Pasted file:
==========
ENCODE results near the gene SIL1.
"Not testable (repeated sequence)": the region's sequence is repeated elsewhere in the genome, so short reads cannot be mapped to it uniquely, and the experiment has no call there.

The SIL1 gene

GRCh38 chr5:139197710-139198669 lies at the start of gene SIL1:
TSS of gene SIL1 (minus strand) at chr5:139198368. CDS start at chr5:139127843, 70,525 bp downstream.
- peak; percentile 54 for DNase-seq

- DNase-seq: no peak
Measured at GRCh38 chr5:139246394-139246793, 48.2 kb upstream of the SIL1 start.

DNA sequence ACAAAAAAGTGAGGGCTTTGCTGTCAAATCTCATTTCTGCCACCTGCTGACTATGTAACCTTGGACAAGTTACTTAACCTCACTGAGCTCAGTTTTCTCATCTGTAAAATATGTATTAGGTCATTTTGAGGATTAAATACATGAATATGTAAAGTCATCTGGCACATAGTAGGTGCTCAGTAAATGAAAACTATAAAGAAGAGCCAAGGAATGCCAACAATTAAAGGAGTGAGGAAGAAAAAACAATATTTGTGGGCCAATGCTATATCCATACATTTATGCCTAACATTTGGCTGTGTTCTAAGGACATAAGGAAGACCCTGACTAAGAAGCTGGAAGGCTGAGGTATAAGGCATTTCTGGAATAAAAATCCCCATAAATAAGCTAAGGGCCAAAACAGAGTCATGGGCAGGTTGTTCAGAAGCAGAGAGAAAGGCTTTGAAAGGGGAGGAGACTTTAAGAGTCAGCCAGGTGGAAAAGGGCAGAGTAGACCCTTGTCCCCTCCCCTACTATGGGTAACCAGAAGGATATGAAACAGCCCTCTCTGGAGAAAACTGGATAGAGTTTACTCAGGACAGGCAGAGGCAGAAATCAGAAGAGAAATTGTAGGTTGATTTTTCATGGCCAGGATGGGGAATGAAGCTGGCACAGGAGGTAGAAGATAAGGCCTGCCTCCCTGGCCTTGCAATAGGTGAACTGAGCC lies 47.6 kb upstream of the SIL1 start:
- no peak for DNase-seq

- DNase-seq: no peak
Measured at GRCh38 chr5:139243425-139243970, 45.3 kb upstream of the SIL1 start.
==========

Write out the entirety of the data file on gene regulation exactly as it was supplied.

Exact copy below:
ENCODE results near the gene SIL1.
"Not testable (repeated sequence)": the region's sequence is repeated elsewhere in the genome, so short reads cannot be mapped to it uniquely, and the experiment has no call there.

The SIL1 gene

GRCh38 chr5:139197710-139198669 lies at the start of gene SIL1:
TSS of gene SIL1 (minus strand) at chr5:139198368. CDS start at chr5:139127843, 70,525 bp downstream.
- peak; percentile 54 for DNase-seq

- DNase-seq: no peak
Measured at GRCh38 chr5:139246394-139246793, 48.2 kb upstream of the SIL1 start.

DNA sequence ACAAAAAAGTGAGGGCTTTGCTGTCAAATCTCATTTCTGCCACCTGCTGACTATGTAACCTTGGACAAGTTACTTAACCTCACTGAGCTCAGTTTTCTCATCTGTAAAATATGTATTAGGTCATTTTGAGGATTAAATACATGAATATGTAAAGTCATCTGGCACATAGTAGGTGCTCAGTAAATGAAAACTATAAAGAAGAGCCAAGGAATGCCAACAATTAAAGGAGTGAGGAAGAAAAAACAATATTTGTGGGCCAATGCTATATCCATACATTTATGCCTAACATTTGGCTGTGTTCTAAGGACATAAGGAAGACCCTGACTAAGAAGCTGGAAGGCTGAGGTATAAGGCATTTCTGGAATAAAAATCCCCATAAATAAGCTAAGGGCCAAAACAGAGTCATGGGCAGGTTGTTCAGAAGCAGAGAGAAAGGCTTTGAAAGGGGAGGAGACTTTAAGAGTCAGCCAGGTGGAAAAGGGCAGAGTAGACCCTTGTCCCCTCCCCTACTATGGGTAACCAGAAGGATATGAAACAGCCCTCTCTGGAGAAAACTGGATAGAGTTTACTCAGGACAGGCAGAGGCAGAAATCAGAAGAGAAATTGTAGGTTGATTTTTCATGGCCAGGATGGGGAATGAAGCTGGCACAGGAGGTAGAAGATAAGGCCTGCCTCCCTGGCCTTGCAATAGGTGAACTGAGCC lies 47.6 kb upstream of the SIL1 start:
- no peak for DNase-seq

- DNase-seq: no peak
Measured at GRCh38 chr5:139243425-139243970, 45.3 kb upstream of the SIL1 start.